Representatives at Verisign (originally thought it was Forbes as my PR rep has the same name,) sent me over an opinion piece that was just published this morning. I don’t necessarily agree with the piece, but I do agree it hasn’t played out exactly as the new TLD owners had expected. Here are a few of the excerpts from Roger Kay’s piece that I found interesting.
Consumers appear to be comfortable with existing domains and remain hesitant to visit websites with non-traditional domain extensions. In a recent study conducted by Moz, 62 percent of Americans, 53 percent of Australians, and 67 percent of marketers said they were unlikely to trust a quote from .insurance based on the domain alone. So, it’s possible that consumers aren’t ready to place their full faith in the new domains. In addition, industry participants have observed that, despite some claims to the contrary, the new names offer no discernible improvement in search-engine-optimization (SEO) results.
And if consumers aren’t flocking to the new domains, commercial entities have their own reasons to be wary of them. A greatly expanded domain universe opens up a multitude of opportunities for cybersquatters to snatch up names that appear to be related to legitimate businesses. In some cases, pages put up at these addresses are made to look like those of established websites, but are then used to steal visitors’ information, including login, password, and credit card data. A study by World Trademark Review analyzing the top 70 of the world’s 500 most valuable brands indicated that in almost four out of five cases a private individual not associated with the brand registered at least one brand-related domain.
And as if that weren’t enough, the new domains can breed confusion through something as simple as the distinction between singular and plural names. Not only will there be suffixes for both singular and plural word forms (e.g., .car and .cars), but also synonyms (e.g., .realestate and .realty) and different verb forms (e.g., .vote and .voting). If a would-be customer tries to visit davidsamazing.car, but accidentally ends up at davidsamazing.cars, David’s small automobile restoration business could lose a customer.
There’s also a cost aspect to this problem of prismatic domain names. If David wishes to register davidsamazing.car, he also has to register davidsamazing.cars, just to keep someone else from grabbing it and causing reputation damage or a loss of business. And these costs include not only potentially inflated upfront costs, but also less obvious costs associated with standing up a new domain, like new letterhead, business cards, and other branded documents.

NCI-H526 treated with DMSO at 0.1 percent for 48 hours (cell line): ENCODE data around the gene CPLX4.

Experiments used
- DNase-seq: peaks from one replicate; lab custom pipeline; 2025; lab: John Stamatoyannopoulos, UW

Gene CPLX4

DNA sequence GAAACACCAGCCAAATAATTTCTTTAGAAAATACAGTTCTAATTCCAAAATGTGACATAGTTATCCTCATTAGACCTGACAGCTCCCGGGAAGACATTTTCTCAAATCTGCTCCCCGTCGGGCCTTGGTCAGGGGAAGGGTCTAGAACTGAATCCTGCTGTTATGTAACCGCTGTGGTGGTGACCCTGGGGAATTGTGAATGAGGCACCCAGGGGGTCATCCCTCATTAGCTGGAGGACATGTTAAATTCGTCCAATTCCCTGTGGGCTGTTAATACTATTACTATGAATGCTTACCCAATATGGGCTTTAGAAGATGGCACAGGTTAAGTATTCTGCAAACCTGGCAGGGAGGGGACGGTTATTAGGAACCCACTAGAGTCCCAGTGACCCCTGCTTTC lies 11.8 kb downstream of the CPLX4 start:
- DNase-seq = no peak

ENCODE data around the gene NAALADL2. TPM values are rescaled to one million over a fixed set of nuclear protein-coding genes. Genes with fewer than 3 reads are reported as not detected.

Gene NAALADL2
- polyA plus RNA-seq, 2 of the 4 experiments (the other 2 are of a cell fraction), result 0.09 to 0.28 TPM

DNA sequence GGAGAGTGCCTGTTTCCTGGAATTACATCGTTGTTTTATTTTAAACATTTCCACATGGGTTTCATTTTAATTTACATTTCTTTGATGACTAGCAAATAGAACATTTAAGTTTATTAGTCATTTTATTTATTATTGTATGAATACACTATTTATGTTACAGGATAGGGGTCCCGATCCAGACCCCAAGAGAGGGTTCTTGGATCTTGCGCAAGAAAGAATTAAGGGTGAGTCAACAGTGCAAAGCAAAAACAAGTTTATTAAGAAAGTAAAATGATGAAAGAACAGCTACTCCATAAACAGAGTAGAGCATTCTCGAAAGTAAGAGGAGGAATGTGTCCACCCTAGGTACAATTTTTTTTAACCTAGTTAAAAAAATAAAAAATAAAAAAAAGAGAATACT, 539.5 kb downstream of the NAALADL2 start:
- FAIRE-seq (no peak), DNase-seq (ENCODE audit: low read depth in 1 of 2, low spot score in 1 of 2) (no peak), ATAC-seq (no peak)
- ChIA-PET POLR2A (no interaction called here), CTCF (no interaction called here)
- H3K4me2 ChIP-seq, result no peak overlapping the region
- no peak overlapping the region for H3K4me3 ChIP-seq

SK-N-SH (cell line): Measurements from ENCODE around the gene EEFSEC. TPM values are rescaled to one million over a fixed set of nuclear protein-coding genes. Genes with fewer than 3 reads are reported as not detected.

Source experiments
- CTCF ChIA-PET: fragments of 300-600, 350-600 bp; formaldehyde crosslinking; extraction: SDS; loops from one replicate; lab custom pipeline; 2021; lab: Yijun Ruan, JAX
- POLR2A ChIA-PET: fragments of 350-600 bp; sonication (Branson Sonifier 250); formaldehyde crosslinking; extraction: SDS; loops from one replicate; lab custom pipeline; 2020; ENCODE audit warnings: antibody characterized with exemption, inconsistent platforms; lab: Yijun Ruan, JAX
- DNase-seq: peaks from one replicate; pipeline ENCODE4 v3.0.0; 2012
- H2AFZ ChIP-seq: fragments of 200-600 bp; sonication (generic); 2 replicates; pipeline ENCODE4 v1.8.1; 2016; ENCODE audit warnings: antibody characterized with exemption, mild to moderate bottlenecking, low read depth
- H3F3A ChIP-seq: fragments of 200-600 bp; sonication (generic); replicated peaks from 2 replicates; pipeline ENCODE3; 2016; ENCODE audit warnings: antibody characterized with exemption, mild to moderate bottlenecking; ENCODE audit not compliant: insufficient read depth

To make matters worse, Web surfers may not even be able to see some new domains, since they may be blocked for security reasons. In some companies, internal servers are currently using names that have already become or may soon become new external domains, causing internal traffic to be directed to the outside — potentially without the user’s knowledge. Some IT managers have begun to block these external domains out of concern for security. The International Trademark Association recently noted that the potential for unintended misdirection increases dramatically as more new domains come onto the scene. So, businesses considering an investment in a new domain have to contend with the possibility of having that name blocked for some proportion of their potential audience.
In contrast to the slippery territory of the new domains, the existing names are solidly established. The .com extension has been around for almost 30 years, and every Fortune 500 company has a .com registration. The top 50 global brands direct customers to a .com homepage. Almost all educational institutions use a .edu suffix. And others, like .org, clearly stand for nonprofit organizations. People have come to rely on these familiar domains and are more than a little hesitant to incur the costs and uncertainty of venturing into new territory. Not a single leading brand has switched its online identity to one of the new domains, despite all the hype surrounding their introduction a year ago.
Perhaps this situation will change as more branded domains come to market, but it might not, as even supporters of the new names are not as sure as they once were about their prospects.
He goes on to say stick with the old tlds which I pretty much expected. Hard to disagree with the overall sentiment of the article but as we all know this is a long term thing. I also know he had no interest in exploring any of the success stories like .Club and the emergence of Uniregistry as a top tier new Registry in such a short mater of time. The other positive? Konstantinos got a great backlink from Forbes in the article